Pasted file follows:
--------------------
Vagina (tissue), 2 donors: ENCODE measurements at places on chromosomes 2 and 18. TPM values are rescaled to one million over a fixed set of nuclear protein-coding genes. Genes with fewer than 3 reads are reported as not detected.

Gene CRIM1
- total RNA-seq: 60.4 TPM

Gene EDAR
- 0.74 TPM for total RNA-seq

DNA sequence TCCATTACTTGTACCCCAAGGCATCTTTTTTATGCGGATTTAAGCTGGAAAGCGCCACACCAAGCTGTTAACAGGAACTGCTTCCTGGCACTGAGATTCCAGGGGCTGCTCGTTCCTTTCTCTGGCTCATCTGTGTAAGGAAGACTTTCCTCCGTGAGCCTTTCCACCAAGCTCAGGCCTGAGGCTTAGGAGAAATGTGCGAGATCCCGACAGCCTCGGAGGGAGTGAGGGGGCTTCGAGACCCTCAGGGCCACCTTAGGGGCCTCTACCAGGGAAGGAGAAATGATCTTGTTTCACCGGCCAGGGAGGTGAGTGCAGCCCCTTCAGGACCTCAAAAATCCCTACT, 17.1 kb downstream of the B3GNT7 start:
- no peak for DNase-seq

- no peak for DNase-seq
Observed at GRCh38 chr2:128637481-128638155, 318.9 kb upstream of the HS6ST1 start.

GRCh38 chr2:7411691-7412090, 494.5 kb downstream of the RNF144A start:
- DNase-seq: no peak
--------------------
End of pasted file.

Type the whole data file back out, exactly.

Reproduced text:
Vagina (tissue), 2 donors: ENCODE measurements at places on chromosomes 2 and 18. TPM values are rescaled to one million over a fixed set of nuclear protein-coding genes. Genes with fewer than 3 reads are reported as not detected.

Gene CRIM1
- total RNA-seq: 60.4 TPM

Gene EDAR
- 0.74 TPM for total RNA-seq

DNA sequence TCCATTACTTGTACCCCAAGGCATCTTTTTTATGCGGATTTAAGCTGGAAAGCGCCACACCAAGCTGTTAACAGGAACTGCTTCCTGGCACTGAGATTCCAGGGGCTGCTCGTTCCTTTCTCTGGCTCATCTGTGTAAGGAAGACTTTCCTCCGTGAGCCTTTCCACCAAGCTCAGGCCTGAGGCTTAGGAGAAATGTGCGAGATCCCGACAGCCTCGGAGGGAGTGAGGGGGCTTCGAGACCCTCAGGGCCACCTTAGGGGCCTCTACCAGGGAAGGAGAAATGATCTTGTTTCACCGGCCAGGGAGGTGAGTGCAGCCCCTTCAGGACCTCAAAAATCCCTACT, 17.1 kb downstream of the B3GNT7 start:
- no peak for DNase-seq

- no peak for DNase-seq
Observed at GRCh38 chr2:128637481-128638155, 318.9 kb upstream of the HS6ST1 start.

GRCh38 chr2:7411691-7412090, 494.5 kb downstream of the RNF144A start:
- DNase-seq: no peak